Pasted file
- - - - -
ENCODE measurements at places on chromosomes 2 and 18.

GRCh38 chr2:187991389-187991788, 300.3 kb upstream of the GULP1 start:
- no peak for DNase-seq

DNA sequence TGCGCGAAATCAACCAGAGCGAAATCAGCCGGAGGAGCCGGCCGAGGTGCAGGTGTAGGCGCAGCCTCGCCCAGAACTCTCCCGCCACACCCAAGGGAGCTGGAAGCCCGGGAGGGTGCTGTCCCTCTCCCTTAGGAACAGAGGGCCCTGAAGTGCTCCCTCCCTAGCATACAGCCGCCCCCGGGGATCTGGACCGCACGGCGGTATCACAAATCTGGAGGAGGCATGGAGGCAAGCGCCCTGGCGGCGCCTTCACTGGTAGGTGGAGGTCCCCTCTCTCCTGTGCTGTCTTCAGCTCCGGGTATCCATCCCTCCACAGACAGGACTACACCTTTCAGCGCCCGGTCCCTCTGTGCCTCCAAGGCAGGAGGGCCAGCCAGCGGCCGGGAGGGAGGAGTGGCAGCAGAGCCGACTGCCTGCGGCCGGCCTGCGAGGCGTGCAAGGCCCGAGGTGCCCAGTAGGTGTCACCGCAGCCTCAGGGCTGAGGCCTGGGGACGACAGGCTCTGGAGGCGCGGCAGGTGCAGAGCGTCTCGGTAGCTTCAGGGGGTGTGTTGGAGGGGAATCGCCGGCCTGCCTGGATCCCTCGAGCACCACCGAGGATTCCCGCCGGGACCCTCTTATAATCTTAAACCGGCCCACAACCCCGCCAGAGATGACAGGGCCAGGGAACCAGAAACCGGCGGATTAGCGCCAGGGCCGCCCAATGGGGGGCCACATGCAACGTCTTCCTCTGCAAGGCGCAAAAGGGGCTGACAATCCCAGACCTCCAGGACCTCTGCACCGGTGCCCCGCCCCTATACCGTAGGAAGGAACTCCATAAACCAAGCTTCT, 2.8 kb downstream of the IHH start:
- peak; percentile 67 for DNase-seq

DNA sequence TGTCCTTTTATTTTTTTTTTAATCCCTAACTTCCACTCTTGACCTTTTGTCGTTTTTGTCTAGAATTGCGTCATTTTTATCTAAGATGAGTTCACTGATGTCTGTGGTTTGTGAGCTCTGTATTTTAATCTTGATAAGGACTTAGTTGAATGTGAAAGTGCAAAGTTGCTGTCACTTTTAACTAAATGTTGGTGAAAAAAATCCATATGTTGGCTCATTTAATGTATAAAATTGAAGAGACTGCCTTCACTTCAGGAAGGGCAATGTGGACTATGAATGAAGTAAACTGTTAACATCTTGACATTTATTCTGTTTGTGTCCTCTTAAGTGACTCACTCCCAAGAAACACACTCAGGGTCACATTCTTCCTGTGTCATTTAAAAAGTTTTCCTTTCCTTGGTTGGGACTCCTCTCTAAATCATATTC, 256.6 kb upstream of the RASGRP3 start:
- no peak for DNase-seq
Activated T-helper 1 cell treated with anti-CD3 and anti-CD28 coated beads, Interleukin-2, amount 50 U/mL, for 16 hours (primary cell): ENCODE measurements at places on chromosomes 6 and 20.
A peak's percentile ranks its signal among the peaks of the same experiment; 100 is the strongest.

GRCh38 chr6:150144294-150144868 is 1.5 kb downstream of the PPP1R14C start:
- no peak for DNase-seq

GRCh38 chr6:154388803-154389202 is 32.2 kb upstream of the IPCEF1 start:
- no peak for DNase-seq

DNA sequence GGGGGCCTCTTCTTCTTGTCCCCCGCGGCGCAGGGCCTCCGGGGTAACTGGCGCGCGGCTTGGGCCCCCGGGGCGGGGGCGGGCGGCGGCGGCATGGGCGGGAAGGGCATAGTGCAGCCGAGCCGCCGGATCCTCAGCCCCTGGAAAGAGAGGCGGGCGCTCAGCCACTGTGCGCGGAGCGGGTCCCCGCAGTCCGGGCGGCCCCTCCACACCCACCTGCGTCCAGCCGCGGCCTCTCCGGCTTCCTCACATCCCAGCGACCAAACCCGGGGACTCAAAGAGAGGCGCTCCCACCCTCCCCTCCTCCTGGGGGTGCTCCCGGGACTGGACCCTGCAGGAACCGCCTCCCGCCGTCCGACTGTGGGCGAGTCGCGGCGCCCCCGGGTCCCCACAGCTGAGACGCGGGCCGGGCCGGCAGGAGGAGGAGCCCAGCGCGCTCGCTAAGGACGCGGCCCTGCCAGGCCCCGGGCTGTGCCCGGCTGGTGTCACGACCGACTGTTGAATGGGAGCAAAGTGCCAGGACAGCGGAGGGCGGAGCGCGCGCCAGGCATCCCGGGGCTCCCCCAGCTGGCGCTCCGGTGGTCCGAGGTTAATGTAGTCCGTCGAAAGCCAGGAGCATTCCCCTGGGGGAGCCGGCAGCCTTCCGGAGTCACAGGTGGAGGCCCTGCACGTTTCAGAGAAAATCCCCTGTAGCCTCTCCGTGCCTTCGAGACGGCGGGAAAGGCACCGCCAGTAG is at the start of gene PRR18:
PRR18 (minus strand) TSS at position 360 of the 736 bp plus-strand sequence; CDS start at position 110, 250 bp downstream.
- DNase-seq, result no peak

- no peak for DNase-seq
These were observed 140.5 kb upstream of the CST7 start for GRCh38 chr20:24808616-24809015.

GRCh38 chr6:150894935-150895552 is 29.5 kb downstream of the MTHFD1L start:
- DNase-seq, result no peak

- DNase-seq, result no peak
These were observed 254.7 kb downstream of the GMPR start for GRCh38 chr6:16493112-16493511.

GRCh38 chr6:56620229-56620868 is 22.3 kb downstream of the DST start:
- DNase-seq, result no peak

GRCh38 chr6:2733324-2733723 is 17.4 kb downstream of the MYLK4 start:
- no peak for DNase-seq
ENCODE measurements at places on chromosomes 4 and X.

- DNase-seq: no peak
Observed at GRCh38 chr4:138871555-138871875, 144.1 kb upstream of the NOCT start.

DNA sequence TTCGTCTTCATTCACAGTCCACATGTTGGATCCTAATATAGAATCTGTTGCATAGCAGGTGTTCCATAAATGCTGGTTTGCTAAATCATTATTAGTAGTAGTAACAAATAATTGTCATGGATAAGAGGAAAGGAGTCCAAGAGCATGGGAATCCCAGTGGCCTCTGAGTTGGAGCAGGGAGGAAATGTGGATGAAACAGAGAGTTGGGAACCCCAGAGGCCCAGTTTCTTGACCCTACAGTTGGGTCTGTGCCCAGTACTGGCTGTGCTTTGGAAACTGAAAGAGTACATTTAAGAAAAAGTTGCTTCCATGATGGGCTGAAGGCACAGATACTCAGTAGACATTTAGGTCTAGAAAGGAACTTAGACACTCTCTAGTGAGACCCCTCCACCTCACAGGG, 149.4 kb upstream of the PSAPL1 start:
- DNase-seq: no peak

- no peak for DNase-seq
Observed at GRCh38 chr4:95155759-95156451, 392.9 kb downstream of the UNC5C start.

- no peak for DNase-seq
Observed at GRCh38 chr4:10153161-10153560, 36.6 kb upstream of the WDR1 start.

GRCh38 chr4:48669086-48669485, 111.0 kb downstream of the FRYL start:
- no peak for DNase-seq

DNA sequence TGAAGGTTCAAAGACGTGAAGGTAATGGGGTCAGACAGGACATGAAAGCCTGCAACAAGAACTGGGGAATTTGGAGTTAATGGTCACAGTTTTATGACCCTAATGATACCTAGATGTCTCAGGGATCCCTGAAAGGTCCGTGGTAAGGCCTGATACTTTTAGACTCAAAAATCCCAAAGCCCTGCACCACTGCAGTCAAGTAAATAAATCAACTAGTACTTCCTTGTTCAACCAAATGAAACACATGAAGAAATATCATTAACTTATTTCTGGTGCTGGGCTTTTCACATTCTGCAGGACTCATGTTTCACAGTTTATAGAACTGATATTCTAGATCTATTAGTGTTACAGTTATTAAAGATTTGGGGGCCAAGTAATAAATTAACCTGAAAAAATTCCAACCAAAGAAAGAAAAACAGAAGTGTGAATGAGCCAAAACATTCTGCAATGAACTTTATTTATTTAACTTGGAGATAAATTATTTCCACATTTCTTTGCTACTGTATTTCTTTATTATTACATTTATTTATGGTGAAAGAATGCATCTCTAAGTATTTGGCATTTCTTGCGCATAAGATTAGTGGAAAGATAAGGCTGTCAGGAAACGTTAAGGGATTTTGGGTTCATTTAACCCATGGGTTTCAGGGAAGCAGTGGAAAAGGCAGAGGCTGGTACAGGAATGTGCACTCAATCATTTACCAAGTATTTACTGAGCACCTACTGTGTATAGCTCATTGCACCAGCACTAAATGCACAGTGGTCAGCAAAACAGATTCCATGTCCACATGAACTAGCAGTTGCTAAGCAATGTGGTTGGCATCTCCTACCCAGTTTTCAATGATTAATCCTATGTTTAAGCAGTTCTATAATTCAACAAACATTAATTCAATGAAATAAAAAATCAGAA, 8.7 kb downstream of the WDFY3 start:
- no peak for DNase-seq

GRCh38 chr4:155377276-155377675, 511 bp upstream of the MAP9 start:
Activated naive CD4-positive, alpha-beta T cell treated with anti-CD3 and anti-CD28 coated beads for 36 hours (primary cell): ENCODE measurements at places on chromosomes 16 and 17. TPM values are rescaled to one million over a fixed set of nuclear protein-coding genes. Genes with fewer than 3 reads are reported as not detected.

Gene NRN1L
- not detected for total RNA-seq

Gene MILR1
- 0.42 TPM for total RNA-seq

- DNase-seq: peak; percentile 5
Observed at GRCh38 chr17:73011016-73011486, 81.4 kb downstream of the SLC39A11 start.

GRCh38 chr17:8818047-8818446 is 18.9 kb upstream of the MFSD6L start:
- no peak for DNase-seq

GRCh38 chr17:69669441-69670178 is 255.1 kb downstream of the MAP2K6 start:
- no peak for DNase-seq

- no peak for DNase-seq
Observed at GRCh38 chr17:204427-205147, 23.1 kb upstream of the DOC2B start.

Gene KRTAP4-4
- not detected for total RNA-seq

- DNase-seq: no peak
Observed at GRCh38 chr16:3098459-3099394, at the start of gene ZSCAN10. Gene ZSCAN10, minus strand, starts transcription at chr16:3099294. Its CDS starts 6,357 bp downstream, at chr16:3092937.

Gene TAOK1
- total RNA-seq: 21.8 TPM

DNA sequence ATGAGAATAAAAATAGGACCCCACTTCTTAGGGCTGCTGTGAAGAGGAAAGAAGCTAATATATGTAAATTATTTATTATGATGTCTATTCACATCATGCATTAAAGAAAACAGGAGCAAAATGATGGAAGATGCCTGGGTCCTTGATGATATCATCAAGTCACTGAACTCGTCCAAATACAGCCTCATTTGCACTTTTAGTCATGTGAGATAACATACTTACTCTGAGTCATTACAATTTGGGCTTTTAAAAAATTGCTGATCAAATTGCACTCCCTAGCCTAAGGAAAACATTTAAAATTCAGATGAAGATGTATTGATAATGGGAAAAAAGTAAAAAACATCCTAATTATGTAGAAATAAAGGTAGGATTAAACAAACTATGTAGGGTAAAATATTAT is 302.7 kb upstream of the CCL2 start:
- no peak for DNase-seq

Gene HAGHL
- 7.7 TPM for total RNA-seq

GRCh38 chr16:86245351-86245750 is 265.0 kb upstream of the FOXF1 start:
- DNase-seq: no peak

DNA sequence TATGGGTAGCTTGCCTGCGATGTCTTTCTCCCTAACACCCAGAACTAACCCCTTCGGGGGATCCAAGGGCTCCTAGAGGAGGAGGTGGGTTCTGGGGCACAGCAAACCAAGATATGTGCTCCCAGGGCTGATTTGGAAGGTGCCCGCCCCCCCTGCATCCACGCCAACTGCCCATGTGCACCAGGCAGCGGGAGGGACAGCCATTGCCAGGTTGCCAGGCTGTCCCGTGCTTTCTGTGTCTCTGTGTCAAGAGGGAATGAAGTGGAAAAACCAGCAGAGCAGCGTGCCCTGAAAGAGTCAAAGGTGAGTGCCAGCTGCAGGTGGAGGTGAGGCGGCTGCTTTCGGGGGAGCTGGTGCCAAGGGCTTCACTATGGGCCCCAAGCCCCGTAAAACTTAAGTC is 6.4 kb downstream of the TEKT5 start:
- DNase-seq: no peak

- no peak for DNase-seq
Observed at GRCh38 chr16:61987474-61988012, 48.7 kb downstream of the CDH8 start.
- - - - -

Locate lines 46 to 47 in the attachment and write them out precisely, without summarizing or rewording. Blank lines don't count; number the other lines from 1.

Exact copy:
- DNase-seq: peak; percentile 5
Observed at GRCh38 chr17:73011016-73011486, 81.4 kb downstream of the SLC39A11 start.